Volume 57, Number 13 November 9, 2009
He founded the Purple Globe Awards in 1986, which honored and brought Danny Glover, Mel Gibson, Alice Walker and Coppola's siblings Francis Ford Coppola and Talia Shire to campus for a star-studded event. His tenure as dean was marked by a tireless drive to bring the arts to the public and grow the creative arts in San Francisco.
Coppola co-founded the CSU Summer Arts Program in 1985 and created the Tactile Dome in San Francisco's Exploratorium. He pushed to create a High School for the Arts, which today enrolls nearly 1,000 students in San Francisco. Along with Professor Gregory Frazier, Coppola founded the AudioVision Institute at SF State. AudioVision provided audio description of movies, plays and TV shows for the visually impaired and premiered internationally at the Cannes Film Festival. In 1991, AudioVision won an Emmy for engineering achievement.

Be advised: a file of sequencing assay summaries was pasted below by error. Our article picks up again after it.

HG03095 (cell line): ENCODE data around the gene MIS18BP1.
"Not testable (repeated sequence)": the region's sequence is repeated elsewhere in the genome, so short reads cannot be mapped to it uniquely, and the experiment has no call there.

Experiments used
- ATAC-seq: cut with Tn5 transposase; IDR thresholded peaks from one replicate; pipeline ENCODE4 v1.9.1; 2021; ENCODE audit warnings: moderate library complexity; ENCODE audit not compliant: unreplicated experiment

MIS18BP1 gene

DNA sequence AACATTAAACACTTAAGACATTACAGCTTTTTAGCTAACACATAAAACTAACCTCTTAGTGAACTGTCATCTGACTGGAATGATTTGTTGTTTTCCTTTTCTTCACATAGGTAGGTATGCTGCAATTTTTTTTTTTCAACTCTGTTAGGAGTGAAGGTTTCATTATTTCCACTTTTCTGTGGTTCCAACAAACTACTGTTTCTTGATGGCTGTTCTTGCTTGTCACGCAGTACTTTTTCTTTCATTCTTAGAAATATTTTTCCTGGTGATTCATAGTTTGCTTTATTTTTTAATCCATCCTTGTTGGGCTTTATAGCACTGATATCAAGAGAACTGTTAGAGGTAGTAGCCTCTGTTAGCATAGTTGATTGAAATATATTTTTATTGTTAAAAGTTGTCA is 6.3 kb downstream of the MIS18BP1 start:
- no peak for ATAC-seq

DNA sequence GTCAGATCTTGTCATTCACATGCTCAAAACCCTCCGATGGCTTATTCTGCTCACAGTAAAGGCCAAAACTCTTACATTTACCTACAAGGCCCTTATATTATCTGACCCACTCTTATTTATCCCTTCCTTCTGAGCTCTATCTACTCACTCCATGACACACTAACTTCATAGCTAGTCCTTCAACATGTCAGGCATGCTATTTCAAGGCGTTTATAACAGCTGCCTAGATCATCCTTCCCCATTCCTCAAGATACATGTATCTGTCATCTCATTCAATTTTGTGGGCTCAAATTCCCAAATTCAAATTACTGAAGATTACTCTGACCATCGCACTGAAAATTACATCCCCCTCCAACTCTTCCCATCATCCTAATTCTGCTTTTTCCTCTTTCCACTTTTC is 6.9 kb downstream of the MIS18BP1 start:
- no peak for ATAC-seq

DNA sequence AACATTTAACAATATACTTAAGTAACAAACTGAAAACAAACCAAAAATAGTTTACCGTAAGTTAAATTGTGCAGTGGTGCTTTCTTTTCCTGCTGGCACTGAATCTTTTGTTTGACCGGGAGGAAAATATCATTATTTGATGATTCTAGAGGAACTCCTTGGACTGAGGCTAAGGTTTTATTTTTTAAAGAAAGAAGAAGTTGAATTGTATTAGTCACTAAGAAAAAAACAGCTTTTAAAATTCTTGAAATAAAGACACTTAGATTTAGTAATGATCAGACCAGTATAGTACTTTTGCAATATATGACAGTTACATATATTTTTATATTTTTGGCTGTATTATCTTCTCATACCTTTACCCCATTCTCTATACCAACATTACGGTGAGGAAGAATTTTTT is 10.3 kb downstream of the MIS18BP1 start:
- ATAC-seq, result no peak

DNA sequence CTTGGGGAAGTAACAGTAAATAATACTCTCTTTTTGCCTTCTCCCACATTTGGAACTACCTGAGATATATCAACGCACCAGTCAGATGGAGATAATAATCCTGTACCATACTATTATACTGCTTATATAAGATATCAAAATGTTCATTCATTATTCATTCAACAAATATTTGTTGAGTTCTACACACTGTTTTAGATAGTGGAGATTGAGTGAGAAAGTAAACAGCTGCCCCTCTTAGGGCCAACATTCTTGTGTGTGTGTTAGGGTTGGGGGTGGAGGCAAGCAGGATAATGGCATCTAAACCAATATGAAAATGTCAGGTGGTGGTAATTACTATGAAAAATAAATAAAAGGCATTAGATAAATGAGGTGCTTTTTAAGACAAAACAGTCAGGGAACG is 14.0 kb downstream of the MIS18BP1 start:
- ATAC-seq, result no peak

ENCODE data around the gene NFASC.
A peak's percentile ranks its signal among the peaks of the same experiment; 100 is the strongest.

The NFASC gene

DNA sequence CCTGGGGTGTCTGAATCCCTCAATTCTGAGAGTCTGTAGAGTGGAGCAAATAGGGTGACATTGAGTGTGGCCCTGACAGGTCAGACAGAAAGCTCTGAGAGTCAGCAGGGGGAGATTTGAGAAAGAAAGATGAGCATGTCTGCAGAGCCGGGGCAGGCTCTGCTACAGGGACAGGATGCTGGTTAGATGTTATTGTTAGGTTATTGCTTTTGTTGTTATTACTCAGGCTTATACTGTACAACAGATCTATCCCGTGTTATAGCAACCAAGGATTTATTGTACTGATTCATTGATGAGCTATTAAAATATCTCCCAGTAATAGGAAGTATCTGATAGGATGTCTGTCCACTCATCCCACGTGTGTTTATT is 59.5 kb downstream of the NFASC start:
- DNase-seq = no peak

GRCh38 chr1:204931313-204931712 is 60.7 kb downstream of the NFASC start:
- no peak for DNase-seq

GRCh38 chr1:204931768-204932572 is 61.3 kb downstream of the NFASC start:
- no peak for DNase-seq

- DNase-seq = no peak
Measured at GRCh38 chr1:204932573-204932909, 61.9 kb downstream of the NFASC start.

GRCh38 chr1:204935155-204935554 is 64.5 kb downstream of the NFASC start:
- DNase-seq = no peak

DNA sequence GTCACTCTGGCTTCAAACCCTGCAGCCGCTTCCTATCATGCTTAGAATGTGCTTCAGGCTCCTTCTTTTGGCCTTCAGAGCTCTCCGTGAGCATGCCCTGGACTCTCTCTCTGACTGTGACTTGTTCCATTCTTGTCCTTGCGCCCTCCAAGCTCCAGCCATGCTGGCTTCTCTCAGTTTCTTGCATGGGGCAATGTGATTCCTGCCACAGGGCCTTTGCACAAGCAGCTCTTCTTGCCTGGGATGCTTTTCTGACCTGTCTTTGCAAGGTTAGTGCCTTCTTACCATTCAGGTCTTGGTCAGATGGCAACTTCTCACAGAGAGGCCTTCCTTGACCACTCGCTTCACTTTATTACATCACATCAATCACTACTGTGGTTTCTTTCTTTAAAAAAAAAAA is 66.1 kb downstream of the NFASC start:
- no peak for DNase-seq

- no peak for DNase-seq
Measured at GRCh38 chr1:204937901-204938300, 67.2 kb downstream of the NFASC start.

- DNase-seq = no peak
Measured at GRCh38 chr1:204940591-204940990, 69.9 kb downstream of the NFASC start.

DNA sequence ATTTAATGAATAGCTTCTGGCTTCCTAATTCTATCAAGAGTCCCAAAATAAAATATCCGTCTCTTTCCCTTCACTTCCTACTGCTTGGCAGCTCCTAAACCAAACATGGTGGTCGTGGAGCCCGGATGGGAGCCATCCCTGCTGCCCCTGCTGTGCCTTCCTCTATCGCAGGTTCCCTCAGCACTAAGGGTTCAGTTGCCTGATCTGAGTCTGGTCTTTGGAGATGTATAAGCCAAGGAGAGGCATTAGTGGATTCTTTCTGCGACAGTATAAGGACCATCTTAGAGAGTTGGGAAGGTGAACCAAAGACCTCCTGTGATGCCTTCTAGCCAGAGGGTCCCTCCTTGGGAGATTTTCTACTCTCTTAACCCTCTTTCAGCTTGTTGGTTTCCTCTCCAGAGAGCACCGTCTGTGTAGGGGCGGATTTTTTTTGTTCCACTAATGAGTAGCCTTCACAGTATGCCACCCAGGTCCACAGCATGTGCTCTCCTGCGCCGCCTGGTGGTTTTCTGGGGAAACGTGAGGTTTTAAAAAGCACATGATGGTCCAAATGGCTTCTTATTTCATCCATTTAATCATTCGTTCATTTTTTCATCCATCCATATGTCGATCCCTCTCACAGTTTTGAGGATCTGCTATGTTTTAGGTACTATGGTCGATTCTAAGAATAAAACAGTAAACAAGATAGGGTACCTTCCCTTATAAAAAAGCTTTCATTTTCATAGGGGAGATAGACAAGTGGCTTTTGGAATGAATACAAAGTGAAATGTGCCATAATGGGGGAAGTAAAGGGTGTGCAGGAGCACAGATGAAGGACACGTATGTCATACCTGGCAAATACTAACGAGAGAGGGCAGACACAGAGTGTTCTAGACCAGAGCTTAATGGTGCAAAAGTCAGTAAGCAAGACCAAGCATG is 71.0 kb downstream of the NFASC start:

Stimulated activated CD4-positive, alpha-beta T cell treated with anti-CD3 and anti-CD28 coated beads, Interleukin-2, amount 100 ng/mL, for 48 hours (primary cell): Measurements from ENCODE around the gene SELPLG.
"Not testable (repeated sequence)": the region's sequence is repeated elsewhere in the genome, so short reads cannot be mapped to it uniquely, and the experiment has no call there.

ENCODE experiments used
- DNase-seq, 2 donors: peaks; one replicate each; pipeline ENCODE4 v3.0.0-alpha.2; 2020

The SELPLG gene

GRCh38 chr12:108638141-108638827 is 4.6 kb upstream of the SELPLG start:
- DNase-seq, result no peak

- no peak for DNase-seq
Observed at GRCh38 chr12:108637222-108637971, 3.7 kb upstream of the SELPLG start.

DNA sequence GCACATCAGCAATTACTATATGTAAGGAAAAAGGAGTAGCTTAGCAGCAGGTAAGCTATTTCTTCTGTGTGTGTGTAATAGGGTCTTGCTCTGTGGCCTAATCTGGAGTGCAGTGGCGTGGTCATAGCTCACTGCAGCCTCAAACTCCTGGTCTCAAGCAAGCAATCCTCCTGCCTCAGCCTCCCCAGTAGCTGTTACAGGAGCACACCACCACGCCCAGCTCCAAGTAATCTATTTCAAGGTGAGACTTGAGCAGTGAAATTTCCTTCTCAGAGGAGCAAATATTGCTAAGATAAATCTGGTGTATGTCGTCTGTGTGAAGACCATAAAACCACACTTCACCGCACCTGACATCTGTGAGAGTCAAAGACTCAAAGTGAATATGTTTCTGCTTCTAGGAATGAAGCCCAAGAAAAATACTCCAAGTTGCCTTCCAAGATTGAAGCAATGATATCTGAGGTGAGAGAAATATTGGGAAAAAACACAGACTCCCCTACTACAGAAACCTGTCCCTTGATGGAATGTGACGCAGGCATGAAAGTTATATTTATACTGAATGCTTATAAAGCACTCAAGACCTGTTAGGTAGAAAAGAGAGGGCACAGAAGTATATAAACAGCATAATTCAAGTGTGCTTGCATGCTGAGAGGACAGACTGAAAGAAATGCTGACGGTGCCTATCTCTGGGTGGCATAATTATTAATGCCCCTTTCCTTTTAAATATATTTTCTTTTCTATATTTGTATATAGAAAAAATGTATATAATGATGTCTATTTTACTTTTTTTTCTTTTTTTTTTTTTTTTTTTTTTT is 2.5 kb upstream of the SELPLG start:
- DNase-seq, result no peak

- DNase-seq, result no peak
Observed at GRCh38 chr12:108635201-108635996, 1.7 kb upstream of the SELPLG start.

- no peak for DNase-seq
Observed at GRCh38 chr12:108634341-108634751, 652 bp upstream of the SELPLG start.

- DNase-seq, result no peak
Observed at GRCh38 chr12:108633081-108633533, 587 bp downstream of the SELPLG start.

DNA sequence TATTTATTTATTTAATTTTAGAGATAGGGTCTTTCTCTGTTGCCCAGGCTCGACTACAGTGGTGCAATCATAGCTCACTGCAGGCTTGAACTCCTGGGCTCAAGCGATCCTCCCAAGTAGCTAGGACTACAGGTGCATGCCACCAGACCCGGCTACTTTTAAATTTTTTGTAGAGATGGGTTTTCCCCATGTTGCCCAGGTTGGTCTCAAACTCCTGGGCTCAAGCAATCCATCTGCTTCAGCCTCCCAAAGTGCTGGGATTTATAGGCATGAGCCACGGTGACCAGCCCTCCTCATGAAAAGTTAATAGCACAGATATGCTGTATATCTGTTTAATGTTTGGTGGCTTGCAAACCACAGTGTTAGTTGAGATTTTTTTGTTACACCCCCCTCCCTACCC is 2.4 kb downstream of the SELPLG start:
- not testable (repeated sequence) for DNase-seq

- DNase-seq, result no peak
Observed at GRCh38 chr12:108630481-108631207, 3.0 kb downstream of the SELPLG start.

Under his guidance, the University built the Fine Arts building, naming the August Coppola Theatre after him in 1997. At the theatre dedication, President Robert Corrigan told of when Coppola took each department chair up in a helicopter ride to inspire faculty to embrace his vision for the new building.
While many will remember his big personality, many of those closest to Coppola remember his graciousness and caring nature."August Coppola was a singularly creative leader who for almost a decade inspired the students and faculty of our school of Creative Arts," Corrigan said. "He reminded us all of why the arts matter and that we are more creative than we know."
In addition to his work at SF State, Coppola also served on the CSU Board of Trustees from 1981 to 1984. He is survived by a brother, Francis Ford Coppola; a sister, Talia Shire; three sons, Christopher Coppola, Marc Coppola and Nicolas Cage; and six grandchildren. He also is survived by his companion, Lorrie Tennant.
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